Another Day in the Country
© Another Day in the Country
A friend of mine lives in a lovely craftsman cottage with furnishings to match. She’s an artist, so the walls of her home are covered with artwork — her own and others’.
When I visit, I walk through her living room in awe. It is like visiting an art gallery! The tasteful décor, down to the smallest display in a corner cabinet, is lovely to behold.
One of her big old cats, named after some famous person, languidly watches my passage around the room with amber eyes at half-mast as if he’s almost dozing. But he isn’t.
My friend is a solitary person because of health limitations, so visitors to this museum of a home are limited.
The cottage has a basement, cool and secluded. It’s the work place, the engine room of the house — where laundry is done, crossword puzzles are solved, and paperwork accumulates in stacks of varying importance.
“Downstairs is where I live,” my friend says with a sly smile, “and upstairs is how I’d like to live!”
I’ve thought a lot about her statement and what it says about life — this dichotomy between what it takes to survive and our aspirations.
One is always making compromises, it seems, between reality and possibility.
We’d like a pristine, picture-perfect existence perhaps, but living is a messy enterprise. Nature is messy.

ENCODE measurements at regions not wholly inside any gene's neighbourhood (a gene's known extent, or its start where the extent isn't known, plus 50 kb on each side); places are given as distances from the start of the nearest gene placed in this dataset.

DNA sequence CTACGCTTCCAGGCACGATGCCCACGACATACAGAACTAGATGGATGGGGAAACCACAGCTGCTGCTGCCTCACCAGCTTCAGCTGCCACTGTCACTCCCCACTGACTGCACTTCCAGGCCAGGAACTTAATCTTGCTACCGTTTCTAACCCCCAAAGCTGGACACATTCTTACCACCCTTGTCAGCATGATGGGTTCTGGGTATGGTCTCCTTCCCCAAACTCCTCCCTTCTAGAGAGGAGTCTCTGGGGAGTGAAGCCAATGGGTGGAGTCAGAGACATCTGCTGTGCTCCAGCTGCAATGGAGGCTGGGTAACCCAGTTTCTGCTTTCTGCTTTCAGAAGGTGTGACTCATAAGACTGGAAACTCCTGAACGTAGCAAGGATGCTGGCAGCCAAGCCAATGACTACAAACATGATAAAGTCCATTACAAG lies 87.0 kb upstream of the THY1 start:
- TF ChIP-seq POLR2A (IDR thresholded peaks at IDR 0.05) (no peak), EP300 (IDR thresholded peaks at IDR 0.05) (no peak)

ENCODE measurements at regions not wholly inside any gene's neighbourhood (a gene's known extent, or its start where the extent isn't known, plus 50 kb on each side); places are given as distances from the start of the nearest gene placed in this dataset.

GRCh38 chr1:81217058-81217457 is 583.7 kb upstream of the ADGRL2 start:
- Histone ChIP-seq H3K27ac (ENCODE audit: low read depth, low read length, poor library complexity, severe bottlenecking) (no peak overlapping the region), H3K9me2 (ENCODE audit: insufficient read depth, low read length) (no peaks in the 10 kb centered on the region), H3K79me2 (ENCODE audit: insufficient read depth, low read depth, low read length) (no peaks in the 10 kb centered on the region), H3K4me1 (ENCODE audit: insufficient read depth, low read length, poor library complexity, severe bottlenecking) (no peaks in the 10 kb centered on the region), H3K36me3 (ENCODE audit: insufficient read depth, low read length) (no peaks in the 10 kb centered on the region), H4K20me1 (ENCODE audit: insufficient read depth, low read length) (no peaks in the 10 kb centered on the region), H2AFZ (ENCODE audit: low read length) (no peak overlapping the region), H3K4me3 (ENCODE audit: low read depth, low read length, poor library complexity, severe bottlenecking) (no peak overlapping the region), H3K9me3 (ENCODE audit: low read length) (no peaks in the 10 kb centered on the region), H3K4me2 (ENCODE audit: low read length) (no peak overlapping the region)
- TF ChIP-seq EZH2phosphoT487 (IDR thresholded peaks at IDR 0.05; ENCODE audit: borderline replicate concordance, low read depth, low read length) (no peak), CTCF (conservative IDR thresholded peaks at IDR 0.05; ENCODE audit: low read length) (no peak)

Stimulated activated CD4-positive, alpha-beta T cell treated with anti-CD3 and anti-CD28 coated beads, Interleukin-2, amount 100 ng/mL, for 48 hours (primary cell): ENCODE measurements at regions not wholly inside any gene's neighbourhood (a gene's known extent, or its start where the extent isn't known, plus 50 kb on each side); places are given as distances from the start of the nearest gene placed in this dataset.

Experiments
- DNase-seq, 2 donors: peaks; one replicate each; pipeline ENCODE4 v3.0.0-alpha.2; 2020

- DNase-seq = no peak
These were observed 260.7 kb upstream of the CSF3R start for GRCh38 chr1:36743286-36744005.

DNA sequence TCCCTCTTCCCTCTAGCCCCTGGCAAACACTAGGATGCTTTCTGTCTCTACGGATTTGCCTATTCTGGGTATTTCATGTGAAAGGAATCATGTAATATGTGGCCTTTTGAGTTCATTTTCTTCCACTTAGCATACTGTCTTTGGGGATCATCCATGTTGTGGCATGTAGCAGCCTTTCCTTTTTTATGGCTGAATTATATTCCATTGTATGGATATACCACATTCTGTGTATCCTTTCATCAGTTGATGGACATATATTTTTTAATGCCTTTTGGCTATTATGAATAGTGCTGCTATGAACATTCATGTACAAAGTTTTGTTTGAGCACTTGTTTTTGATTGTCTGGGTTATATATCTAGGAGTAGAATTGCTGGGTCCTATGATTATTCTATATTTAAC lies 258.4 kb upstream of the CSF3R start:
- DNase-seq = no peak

We eat to survive. Eating is messy! Plates and silverware are soiled, drips on the tablecloth, crumbs on the floor, dishes in the sink, cooking pots to be cleaned. It’s a mess. The kitchen is in disarray.
We wear clothes that get dirty, even if we do very little, and they eventually have to be cleaned.
Maintenance is mandatory and will occur with or without our cooperation. We either do our part or nature will have it’s way, decomposing.
This process of constant cycling of food, clothing, even air from clean to dirty with a need for refreshing, cleaning, and rejuvenation of some sort is unending — right down to the cell level of our body!
I live in a one-story house, literally, purposefully, and metaphorically. Everything visible on this level — the mess in the kitchen, the disarray in the art room, the clutter on the bathroom counter, and the laundry — all visible.
When I walk through these four walls, there is very little separation between how I live and how I want to live — except maybe a couple of privacy doors.
This is it: my life! Rarely is it pristine, although it too is a gallery of sorts. The minute I get it all clean (rarely, even though I work at it) it immediately begins to get messy again.
There is something very humbling about this less-than-perfect existence on another day in the country.